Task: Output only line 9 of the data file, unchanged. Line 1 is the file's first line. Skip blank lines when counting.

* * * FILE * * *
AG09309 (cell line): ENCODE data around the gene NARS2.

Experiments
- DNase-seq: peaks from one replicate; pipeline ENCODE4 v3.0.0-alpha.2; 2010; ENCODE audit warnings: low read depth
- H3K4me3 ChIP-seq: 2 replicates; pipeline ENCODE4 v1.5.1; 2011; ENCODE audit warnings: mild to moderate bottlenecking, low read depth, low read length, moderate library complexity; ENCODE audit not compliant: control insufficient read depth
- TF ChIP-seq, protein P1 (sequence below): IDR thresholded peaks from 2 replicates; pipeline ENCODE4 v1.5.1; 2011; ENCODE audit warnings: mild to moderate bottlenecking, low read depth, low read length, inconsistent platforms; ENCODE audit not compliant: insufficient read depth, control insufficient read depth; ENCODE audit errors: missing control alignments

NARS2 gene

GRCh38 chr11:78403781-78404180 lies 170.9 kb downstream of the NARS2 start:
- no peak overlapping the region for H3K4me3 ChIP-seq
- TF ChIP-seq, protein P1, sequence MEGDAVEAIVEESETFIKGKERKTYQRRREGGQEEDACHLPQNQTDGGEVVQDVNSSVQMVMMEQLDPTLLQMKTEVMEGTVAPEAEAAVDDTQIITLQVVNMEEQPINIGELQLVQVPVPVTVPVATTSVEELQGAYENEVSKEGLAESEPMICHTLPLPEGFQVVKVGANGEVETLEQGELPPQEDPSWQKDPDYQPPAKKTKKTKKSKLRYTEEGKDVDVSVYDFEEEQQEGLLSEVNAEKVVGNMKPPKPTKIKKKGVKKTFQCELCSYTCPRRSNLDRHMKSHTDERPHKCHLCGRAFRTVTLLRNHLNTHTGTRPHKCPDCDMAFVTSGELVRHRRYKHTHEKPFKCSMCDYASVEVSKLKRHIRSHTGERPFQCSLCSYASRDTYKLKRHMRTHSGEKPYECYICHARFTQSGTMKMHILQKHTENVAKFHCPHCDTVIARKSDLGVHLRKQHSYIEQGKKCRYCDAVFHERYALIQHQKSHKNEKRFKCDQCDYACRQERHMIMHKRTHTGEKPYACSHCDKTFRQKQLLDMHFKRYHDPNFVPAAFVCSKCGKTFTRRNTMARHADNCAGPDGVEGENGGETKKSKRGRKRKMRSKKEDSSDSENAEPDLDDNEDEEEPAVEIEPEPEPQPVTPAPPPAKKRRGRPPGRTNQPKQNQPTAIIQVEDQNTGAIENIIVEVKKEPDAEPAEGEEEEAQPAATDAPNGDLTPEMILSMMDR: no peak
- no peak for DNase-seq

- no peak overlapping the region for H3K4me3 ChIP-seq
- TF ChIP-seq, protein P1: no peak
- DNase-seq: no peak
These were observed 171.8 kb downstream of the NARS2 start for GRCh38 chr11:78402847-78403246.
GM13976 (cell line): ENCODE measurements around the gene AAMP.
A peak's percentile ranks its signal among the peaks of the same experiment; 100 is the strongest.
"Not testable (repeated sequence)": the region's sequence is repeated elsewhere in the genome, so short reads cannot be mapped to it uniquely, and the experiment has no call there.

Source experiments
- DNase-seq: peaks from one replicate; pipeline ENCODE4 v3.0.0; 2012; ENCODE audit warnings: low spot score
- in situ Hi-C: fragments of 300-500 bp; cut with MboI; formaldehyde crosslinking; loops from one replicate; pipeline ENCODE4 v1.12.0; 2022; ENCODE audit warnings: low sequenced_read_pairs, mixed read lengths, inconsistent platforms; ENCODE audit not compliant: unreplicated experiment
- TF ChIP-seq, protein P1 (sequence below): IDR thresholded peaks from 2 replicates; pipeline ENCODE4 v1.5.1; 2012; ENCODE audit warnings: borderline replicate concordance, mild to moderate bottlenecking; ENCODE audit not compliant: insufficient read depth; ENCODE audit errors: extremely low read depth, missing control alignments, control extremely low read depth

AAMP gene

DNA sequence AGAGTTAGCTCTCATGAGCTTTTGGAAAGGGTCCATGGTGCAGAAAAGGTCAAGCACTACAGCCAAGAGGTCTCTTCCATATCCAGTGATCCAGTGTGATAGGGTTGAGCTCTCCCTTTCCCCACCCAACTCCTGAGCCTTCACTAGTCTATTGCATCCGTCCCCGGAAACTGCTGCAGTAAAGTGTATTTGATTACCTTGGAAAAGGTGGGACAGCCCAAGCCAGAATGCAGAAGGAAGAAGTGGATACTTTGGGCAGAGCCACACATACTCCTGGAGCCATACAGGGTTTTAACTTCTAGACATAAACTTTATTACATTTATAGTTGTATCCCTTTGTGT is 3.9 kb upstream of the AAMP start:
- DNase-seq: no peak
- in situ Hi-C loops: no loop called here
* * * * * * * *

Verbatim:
- TF ChIP-seq, protein P1, sequence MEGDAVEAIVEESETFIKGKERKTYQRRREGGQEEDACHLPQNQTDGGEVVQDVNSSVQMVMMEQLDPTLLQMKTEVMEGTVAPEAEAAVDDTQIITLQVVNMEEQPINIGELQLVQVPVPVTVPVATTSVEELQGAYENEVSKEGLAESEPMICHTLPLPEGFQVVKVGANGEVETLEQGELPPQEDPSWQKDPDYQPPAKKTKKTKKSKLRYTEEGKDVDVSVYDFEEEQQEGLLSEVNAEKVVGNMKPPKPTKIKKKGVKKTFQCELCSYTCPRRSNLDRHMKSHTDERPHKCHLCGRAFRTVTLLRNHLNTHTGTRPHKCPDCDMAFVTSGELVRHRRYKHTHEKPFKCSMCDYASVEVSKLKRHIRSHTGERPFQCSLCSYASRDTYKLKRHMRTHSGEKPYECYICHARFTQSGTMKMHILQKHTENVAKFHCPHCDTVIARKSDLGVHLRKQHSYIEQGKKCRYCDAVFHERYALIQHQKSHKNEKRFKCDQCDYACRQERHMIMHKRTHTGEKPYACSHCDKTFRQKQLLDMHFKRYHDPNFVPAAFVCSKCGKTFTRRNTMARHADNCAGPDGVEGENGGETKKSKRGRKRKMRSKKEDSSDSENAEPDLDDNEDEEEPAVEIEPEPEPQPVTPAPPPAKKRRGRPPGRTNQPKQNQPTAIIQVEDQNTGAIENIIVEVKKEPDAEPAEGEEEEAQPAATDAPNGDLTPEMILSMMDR: no peak